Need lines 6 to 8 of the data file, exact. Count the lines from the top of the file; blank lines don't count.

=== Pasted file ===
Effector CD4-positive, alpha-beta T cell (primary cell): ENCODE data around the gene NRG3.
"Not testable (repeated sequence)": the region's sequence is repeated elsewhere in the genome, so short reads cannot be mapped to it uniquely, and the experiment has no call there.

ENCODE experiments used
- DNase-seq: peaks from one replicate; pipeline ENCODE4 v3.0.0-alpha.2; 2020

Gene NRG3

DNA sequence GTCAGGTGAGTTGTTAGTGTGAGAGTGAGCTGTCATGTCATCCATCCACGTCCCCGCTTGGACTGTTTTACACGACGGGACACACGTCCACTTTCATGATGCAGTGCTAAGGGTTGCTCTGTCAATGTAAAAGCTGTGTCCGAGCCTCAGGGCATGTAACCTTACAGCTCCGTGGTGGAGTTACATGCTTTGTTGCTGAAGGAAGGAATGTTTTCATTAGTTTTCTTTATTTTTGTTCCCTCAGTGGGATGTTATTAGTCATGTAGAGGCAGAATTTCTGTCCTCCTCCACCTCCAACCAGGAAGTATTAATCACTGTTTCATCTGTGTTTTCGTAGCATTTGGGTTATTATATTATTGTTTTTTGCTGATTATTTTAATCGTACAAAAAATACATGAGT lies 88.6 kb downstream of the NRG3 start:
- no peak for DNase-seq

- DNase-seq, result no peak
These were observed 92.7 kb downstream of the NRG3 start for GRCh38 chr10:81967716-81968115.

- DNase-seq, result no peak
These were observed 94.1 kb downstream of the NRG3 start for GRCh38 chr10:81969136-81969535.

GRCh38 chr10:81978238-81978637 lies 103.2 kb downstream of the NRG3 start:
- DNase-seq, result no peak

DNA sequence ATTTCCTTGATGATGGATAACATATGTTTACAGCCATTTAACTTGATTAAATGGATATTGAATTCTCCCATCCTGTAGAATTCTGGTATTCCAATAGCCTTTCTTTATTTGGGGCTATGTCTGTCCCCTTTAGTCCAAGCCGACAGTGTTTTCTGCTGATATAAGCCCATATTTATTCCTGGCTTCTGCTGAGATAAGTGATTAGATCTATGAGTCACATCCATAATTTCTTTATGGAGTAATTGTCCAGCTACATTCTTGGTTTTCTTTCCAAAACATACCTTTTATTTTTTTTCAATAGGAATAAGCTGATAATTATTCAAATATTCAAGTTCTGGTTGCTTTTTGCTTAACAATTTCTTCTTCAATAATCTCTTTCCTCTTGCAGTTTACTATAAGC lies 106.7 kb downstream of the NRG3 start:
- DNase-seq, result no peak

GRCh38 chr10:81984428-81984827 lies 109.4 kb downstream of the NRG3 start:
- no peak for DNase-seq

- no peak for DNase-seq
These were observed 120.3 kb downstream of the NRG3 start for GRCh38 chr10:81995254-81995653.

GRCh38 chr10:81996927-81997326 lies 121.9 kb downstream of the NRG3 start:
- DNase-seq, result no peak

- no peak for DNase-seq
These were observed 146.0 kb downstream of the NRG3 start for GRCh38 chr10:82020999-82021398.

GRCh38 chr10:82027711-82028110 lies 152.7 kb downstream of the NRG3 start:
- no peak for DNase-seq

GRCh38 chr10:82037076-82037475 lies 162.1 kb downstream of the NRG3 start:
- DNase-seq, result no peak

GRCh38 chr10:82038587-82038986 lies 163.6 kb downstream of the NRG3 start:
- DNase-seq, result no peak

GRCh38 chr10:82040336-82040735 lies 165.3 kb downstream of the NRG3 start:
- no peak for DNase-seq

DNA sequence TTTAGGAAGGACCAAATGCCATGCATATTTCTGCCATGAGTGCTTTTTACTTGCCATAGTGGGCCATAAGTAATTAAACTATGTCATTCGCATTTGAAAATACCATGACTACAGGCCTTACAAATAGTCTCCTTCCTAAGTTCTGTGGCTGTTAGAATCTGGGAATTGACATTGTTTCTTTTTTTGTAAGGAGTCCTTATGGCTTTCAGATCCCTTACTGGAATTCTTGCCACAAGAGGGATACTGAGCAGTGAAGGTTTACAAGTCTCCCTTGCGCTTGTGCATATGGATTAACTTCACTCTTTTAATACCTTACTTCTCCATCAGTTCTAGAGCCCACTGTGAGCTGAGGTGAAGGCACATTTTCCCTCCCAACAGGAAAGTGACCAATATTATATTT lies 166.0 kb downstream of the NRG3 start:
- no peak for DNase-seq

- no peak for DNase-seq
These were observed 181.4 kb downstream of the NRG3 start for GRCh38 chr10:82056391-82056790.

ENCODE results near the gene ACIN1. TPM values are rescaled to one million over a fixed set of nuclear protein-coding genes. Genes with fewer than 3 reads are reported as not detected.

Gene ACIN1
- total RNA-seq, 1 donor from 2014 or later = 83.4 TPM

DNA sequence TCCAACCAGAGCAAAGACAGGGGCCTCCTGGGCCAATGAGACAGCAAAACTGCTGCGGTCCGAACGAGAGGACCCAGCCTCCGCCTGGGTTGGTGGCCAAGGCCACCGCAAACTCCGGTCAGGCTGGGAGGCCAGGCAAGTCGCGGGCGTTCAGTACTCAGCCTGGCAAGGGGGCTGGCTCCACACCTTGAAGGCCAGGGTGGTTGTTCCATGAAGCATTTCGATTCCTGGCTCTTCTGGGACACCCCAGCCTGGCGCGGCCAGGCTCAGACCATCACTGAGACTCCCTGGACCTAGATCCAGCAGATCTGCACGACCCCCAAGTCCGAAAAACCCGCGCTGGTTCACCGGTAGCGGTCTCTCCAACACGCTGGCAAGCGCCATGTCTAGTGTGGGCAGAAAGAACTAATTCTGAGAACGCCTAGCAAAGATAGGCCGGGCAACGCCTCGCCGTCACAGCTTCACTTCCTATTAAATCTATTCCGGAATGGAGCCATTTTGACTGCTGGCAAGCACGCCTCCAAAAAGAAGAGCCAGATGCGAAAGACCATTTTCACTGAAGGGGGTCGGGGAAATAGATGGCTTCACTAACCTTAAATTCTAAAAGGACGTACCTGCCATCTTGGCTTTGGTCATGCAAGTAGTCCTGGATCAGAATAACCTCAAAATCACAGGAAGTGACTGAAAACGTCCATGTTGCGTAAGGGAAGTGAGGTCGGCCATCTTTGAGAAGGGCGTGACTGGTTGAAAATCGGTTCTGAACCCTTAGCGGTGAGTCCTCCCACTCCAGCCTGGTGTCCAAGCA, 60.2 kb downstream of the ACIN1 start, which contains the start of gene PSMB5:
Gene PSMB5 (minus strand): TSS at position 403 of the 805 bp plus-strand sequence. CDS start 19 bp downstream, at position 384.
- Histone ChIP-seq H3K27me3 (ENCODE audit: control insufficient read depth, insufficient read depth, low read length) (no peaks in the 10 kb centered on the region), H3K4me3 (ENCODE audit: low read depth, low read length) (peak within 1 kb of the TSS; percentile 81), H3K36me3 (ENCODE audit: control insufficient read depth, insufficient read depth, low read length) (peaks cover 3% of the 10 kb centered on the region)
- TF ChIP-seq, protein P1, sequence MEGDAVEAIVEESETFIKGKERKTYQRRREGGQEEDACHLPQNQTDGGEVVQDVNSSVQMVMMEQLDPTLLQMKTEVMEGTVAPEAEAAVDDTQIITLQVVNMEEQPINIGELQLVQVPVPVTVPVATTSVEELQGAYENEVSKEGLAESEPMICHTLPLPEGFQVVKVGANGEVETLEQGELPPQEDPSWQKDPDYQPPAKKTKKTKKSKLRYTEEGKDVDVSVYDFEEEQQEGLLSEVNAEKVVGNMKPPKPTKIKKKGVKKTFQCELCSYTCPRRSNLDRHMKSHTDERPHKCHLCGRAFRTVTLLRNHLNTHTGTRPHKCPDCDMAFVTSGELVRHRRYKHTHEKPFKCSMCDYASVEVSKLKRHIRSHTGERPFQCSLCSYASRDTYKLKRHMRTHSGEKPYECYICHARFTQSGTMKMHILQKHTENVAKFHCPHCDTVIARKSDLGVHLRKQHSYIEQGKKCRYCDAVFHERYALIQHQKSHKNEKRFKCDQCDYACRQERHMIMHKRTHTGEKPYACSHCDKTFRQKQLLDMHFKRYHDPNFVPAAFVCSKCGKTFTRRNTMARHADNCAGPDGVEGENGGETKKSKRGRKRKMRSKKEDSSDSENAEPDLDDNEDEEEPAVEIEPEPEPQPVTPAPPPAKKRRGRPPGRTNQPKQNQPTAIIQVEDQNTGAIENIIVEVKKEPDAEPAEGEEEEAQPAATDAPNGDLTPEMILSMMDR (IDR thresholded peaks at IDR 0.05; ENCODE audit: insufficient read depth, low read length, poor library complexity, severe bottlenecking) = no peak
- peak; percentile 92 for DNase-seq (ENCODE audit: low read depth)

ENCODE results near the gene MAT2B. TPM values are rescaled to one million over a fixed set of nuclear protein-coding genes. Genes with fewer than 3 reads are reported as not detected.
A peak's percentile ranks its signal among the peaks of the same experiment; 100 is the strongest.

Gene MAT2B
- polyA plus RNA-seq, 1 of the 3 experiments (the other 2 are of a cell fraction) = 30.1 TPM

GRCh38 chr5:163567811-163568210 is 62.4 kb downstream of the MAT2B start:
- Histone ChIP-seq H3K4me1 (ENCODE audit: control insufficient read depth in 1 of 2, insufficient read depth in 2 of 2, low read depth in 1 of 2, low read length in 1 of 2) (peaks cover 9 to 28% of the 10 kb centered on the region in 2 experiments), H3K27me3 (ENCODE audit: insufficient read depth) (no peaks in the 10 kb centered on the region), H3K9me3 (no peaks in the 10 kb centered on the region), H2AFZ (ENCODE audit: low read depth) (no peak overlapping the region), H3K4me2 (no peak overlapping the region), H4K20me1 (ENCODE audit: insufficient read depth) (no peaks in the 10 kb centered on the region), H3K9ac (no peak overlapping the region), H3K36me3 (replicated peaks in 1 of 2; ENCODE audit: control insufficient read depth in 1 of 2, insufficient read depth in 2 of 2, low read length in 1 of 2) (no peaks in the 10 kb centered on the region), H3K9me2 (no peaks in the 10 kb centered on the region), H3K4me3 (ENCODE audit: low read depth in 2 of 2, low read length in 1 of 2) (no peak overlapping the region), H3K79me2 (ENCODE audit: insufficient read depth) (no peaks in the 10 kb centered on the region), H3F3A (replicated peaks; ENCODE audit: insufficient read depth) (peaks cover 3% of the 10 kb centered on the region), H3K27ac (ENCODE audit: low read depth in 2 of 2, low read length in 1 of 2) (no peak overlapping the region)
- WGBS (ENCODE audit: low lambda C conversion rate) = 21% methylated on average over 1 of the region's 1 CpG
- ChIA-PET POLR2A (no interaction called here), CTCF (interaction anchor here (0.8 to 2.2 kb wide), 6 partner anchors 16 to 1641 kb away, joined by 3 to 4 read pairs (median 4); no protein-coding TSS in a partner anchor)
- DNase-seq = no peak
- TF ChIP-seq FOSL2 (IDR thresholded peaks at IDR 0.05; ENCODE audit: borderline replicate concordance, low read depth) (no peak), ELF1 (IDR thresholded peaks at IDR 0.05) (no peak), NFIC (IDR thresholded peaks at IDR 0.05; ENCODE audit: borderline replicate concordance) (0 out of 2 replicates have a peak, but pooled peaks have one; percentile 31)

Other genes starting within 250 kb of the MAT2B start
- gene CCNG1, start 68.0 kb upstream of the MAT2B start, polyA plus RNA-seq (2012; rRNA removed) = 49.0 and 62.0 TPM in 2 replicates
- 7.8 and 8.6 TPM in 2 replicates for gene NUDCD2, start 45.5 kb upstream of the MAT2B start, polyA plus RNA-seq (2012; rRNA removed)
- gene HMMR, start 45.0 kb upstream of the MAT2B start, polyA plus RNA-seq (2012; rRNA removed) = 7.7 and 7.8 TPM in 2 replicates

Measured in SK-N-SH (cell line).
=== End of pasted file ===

DNA sequence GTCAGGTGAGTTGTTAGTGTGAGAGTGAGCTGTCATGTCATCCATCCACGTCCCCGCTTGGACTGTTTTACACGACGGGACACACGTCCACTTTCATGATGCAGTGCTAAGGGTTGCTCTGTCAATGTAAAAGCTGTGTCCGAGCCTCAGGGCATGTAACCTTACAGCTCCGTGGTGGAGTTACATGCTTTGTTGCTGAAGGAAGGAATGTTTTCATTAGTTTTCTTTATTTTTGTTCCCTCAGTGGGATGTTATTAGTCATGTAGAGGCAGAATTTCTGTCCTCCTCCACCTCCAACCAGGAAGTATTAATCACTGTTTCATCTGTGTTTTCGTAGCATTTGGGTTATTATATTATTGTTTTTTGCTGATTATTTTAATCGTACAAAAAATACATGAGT lies 88.6 kb downstream of the NRG3 start:
- no peak for DNase-seq

- DNase-seq, result no peak